The conception of the curative petition was first evolved by the Supreme Court of India in Rupa Ashok Hurra vs. Ashok Hurra, 2002 on the question whether an displeased person is entitled to any relief against the final judgment of the Supreme Court, indeed after the dismissal of review petition.
It’s majorly have two objectives, firstly to avoid miscarriage of justice and secondly to save from abuse of process.
The conception of the curative petition is supported by Article 137 of the Indian Constitution. It provides that in the matter of laws and rules made under article 145, the Supreme Court has the power to review any judgment pronounced or order made by it. Such a petition needs to be filed within 30 days from the date of judgment or order passed. A curative petition may be filed after a review plea is dismissed.
It can be heard if the aggrieved party establishes that there was a violation of the principles of natural justice, and that he wasn’t heard by the court before passing an order. It must be rare rather than regular. It must be first circulated to a Bench of the three senior-most judges, and the judges who passed the concerned judgment, if available. Only when a majority of the judges conclude that the matter needs hail should it be listed before the same Bench.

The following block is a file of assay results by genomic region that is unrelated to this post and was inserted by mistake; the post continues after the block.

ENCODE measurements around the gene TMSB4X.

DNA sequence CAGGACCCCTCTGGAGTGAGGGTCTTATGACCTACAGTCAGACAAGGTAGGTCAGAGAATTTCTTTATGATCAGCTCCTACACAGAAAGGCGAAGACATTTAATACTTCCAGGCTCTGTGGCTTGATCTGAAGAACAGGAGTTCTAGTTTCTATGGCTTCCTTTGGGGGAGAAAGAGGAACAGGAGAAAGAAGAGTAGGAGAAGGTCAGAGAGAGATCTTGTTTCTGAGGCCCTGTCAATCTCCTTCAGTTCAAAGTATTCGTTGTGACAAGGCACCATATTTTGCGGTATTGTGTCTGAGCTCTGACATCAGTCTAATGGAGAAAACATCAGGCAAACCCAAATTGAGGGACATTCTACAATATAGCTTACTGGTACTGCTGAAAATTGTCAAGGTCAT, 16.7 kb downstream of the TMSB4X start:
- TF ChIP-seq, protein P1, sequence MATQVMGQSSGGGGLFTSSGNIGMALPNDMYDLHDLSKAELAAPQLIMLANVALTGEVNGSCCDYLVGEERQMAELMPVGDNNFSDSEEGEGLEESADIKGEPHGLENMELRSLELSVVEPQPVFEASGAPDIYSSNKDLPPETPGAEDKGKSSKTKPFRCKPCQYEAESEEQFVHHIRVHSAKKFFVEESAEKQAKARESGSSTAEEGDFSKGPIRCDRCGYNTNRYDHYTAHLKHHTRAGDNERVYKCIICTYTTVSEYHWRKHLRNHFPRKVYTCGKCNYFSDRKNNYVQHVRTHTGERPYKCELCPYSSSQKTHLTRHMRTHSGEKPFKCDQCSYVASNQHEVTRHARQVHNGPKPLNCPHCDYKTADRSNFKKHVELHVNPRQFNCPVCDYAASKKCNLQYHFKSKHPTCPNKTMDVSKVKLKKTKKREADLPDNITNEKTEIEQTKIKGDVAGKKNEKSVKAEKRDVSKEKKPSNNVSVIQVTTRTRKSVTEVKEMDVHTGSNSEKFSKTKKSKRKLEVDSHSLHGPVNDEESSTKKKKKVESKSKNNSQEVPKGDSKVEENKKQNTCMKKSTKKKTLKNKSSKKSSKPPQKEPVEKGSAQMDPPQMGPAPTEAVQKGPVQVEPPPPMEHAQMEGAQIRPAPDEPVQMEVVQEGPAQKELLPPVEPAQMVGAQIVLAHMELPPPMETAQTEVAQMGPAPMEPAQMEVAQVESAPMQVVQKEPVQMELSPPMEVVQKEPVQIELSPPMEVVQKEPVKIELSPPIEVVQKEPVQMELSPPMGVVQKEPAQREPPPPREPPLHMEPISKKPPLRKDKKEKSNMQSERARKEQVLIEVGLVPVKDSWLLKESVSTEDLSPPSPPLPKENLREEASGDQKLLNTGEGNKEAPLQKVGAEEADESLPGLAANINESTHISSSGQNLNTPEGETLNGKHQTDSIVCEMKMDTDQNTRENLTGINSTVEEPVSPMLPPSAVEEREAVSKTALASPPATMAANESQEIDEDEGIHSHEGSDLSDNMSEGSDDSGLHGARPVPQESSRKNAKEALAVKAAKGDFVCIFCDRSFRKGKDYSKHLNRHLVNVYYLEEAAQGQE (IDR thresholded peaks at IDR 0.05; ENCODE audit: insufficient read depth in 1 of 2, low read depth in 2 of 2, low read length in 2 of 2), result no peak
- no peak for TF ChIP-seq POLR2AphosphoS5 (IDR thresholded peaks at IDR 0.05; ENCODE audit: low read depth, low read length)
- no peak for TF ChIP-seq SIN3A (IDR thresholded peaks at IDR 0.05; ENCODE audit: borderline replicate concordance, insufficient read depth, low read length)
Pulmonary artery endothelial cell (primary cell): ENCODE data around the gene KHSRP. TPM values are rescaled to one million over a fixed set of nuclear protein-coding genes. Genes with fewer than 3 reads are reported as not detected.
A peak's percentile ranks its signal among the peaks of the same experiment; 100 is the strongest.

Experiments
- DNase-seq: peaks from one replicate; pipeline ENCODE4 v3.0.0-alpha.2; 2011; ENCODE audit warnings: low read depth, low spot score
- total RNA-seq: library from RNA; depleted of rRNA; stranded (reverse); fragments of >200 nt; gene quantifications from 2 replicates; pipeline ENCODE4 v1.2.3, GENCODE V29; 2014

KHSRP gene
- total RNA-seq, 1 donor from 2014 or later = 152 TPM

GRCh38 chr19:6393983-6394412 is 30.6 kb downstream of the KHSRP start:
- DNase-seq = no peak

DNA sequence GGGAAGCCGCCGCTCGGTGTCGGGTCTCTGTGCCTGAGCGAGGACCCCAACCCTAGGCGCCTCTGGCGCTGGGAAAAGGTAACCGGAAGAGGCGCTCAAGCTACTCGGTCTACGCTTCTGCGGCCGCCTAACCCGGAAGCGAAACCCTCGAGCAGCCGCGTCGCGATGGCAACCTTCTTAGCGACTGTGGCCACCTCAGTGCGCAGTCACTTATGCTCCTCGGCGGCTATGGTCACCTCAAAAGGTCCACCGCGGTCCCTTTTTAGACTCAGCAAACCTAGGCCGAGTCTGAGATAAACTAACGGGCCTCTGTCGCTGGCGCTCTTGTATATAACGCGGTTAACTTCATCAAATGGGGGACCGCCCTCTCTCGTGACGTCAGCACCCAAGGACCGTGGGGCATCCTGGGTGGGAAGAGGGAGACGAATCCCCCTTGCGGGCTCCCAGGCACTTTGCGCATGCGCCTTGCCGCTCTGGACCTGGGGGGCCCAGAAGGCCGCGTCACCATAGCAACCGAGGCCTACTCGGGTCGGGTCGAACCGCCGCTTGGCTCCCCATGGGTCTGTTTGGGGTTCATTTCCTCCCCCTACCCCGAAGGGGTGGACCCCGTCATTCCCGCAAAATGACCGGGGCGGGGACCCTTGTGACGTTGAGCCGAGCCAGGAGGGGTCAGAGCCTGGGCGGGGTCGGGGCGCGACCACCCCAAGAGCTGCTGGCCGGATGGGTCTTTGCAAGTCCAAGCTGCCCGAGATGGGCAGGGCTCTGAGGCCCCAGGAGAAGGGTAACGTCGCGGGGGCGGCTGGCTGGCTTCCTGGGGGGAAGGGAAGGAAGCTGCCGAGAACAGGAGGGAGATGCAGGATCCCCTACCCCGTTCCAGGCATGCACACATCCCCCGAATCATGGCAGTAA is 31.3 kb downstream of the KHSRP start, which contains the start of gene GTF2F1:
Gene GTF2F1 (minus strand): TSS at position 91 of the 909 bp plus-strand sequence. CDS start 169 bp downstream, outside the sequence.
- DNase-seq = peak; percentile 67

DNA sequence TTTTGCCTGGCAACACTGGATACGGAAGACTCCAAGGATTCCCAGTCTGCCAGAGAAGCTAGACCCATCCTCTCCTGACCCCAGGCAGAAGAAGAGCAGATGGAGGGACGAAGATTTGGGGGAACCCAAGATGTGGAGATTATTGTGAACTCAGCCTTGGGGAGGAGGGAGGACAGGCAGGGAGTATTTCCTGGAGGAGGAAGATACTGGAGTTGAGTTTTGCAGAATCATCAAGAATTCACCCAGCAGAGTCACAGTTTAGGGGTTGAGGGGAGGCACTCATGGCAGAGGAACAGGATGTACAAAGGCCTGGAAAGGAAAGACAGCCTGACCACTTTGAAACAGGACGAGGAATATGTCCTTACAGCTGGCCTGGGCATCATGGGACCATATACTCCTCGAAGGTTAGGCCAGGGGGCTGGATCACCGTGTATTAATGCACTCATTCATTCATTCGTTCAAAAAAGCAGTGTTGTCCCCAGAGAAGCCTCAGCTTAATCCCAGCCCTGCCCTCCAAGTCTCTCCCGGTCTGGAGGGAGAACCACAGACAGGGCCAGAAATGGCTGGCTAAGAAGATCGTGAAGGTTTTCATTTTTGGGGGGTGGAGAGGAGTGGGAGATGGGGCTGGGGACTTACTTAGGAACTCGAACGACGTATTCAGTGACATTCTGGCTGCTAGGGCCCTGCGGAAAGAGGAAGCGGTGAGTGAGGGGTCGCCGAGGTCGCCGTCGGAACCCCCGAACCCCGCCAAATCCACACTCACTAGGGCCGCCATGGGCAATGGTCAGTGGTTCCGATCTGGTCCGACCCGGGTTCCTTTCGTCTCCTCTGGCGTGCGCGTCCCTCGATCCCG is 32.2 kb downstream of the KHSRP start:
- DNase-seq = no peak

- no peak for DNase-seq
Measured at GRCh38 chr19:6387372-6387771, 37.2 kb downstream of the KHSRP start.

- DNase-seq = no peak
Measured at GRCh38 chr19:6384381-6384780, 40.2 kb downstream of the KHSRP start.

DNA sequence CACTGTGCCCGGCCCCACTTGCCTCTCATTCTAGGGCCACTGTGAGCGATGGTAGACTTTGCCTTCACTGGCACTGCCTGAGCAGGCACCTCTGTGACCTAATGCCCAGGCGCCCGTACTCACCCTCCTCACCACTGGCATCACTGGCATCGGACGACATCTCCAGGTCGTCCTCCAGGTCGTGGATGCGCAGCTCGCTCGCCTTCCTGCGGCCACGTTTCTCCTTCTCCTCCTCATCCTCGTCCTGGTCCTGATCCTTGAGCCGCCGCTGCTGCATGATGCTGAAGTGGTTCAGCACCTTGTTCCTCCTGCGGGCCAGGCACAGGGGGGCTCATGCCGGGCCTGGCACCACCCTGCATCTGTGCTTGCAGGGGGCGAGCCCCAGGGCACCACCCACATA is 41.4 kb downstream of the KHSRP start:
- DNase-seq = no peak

The Bench at any stage of consideration of the petition can ask a senior advocate to help it as amicus curiae.
A petition is generally decided by judges in the chamber unless a specific request for an open court is allowed. In the event of the Bench holding at any stage that the petition is without any merit, it may put a penalty on the party filed curative petition.